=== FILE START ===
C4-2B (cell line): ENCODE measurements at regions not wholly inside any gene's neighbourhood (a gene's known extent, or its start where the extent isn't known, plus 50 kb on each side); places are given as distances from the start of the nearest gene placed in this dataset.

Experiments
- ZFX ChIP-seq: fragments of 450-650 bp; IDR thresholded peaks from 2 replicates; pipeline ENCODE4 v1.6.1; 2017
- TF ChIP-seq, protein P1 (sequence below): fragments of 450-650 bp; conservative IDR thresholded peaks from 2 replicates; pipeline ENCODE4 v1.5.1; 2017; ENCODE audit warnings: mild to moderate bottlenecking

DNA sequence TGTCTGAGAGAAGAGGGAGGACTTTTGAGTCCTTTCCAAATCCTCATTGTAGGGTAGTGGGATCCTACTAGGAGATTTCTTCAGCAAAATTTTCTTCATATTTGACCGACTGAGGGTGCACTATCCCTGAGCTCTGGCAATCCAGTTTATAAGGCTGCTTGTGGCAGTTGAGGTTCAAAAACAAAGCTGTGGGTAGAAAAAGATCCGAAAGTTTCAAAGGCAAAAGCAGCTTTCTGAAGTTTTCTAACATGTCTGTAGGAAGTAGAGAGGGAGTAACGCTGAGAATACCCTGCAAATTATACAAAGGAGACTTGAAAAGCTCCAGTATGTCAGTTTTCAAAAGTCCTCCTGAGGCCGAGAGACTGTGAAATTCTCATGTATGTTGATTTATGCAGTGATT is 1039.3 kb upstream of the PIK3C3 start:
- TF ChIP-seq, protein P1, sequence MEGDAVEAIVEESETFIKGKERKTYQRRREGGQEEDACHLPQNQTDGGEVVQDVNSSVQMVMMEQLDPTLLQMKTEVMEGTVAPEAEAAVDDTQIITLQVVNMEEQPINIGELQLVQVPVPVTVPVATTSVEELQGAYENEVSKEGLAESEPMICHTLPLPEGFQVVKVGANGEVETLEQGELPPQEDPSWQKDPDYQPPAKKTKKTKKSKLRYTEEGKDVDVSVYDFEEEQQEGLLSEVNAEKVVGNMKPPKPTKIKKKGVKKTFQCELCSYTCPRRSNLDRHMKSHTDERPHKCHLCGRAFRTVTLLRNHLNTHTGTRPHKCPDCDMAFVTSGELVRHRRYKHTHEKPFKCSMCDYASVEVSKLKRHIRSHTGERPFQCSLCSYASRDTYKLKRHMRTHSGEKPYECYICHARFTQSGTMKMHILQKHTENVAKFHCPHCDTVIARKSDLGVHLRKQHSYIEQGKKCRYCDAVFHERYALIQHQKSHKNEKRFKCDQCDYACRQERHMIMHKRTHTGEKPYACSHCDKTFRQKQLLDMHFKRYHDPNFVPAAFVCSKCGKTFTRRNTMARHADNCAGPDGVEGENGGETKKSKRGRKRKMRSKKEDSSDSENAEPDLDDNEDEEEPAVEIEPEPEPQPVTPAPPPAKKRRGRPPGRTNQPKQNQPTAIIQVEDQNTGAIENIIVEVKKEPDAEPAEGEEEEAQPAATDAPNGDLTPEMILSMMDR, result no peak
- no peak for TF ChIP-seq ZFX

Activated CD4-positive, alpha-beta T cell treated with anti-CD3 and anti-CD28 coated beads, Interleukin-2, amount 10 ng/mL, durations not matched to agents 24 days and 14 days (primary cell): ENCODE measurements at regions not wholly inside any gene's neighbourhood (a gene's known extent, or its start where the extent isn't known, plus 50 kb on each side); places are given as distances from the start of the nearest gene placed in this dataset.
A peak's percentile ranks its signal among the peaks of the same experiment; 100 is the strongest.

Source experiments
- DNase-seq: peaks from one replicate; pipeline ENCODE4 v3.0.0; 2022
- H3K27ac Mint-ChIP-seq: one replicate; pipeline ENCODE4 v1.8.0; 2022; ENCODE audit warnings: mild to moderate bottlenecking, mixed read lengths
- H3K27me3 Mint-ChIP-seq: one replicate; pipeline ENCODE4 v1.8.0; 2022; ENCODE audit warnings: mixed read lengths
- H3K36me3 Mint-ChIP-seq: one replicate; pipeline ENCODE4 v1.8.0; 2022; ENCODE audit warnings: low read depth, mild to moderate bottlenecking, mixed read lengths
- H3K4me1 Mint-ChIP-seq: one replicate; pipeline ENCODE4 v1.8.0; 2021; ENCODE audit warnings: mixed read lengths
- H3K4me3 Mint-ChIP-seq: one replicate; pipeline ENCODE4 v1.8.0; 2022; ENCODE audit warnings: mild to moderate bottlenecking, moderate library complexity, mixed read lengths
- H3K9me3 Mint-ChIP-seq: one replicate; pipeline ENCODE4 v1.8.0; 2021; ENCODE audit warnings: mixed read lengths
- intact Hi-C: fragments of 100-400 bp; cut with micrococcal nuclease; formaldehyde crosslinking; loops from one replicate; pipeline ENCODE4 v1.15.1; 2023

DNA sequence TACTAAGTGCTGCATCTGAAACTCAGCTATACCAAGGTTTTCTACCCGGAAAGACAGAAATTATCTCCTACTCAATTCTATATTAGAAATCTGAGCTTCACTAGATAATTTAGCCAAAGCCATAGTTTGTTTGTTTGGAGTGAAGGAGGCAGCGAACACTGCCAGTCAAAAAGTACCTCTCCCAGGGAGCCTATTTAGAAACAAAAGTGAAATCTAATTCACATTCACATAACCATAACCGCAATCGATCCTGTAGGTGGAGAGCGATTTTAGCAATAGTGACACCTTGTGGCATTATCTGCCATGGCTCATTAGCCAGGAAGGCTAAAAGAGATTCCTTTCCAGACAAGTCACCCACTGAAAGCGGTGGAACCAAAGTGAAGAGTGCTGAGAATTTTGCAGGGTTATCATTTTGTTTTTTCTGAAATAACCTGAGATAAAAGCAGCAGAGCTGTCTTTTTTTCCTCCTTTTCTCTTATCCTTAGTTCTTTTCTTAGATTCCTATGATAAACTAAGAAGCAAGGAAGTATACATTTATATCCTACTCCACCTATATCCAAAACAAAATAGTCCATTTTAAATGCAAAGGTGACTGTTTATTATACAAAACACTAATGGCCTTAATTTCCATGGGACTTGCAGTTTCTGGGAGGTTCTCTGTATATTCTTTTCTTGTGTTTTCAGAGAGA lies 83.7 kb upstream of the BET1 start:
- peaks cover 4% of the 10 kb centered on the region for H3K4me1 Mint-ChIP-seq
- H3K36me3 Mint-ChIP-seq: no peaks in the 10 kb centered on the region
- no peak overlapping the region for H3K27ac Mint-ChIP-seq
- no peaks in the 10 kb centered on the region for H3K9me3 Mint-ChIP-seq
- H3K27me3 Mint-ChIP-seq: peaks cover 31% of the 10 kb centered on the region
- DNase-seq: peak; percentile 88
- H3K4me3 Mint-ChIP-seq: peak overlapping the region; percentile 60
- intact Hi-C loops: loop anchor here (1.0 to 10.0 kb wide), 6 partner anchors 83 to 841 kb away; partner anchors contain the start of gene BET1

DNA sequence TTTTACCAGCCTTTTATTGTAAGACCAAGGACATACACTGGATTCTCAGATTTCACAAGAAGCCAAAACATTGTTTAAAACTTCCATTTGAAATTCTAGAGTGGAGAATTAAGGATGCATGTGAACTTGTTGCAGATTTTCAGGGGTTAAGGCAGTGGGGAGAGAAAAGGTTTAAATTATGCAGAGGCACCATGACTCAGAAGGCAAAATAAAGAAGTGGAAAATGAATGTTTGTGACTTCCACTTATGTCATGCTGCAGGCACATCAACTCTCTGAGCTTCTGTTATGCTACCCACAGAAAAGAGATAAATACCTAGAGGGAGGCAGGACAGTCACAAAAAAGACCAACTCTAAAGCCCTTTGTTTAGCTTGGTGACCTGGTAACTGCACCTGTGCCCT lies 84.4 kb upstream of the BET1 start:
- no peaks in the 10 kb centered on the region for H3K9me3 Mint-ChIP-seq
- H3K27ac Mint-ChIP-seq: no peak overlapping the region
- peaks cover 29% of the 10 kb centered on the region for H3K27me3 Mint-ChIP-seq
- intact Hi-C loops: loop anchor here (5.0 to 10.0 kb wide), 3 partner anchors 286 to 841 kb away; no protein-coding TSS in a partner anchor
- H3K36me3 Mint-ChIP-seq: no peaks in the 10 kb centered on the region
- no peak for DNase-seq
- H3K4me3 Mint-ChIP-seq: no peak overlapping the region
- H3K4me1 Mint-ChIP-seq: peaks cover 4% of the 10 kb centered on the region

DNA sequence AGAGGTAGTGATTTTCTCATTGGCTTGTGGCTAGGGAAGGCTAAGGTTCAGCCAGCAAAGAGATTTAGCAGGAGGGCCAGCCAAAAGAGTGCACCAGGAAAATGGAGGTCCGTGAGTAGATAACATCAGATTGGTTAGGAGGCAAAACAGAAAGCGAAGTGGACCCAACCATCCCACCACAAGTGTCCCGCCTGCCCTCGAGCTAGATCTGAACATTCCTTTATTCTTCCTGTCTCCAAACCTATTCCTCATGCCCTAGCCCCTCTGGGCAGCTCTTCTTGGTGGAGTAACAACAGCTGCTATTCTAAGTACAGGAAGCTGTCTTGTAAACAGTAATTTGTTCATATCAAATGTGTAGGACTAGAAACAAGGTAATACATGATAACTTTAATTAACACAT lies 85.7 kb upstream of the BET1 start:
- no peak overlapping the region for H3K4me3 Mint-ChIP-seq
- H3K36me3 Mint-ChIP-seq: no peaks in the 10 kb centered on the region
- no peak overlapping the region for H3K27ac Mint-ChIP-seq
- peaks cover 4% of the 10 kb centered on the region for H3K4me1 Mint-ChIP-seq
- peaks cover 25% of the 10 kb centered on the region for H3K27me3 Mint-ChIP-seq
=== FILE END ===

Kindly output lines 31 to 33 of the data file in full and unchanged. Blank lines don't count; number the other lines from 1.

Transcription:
- peaks cover 29% of the 10 kb centered on the region for H3K27me3 Mint-ChIP-seq
- intact Hi-C loops: loop anchor here (5.0 to 10.0 kb wide), 3 partner anchors 286 to 841 kb away; no protein-coding TSS in a partner anchor
- H3K36me3 Mint-ChIP-seq: no peaks in the 10 kb centered on the region